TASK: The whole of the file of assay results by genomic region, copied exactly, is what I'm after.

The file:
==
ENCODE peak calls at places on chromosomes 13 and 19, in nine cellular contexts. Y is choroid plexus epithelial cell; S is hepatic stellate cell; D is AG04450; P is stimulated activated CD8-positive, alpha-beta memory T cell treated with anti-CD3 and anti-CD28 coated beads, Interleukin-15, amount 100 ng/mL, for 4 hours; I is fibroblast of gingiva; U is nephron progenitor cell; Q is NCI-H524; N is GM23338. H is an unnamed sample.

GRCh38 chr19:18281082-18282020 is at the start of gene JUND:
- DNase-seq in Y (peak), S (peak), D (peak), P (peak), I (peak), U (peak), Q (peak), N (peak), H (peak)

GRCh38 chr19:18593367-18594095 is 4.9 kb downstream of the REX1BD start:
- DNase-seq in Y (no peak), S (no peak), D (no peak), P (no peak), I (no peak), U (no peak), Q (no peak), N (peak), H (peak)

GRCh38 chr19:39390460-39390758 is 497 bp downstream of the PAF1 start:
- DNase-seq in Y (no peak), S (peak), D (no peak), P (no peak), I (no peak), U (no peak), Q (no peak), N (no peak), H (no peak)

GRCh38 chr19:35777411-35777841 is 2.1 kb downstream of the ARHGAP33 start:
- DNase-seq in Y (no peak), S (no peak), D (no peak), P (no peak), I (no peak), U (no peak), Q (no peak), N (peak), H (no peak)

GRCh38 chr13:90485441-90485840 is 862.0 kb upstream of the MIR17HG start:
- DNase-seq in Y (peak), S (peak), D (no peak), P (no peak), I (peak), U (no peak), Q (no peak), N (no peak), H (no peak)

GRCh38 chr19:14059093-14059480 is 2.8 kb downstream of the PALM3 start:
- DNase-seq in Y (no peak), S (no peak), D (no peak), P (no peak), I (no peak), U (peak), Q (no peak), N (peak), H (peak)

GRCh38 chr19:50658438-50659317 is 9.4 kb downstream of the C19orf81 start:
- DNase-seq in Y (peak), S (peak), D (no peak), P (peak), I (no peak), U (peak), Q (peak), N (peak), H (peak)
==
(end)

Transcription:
ENCODE peak calls at places on chromosomes 13 and 19, in nine cellular contexts. Y is choroid plexus epithelial cell; S is hepatic stellate cell; D is AG04450; P is stimulated activated CD8-positive, alpha-beta memory T cell treated with anti-CD3 and anti-CD28 coated beads, Interleukin-15, amount 100 ng/mL, for 4 hours; I is fibroblast of gingiva; U is nephron progenitor cell; Q is NCI-H524; N is GM23338. H is an unnamed sample.

GRCh38 chr19:18281082-18282020 is at the start of gene JUND:
- DNase-seq in Y (peak), S (peak), D (peak), P (peak), I (peak), U (peak), Q (peak), N (peak), H (peak)

GRCh38 chr19:18593367-18594095 is 4.9 kb downstream of the REX1BD start:
- DNase-seq in Y (no peak), S (no peak), D (no peak), P (no peak), I (no peak), U (no peak), Q (no peak), N (peak), H (peak)

GRCh38 chr19:39390460-39390758 is 497 bp downstream of the PAF1 start:
- DNase-seq in Y (no peak), S (peak), D (no peak), P (no peak), I (no peak), U (no peak), Q (no peak), N (no peak), H (no peak)

GRCh38 chr19:35777411-35777841 is 2.1 kb downstream of the ARHGAP33 start:
- DNase-seq in Y (no peak), S (no peak), D (no peak), P (no peak), I (no peak), U (no peak), Q (no peak), N (peak), H (no peak)

GRCh38 chr13:90485441-90485840 is 862.0 kb upstream of the MIR17HG start:
- DNase-seq in Y (peak), S (peak), D (no peak), P (no peak), I (peak), U (no peak), Q (no peak), N (no peak), H (no peak)

GRCh38 chr19:14059093-14059480 is 2.8 kb downstream of the PALM3 start:
- DNase-seq in Y (no peak), S (no peak), D (no peak), P (no peak), I (no peak), U (peak), Q (no peak), N (peak), H (peak)

GRCh38 chr19:50658438-50659317 is 9.4 kb downstream of the C19orf81 start:
- DNase-seq in Y (peak), S (peak), D (no peak), P (peak), I (no peak), U (peak), Q (peak), N (peak), H (peak)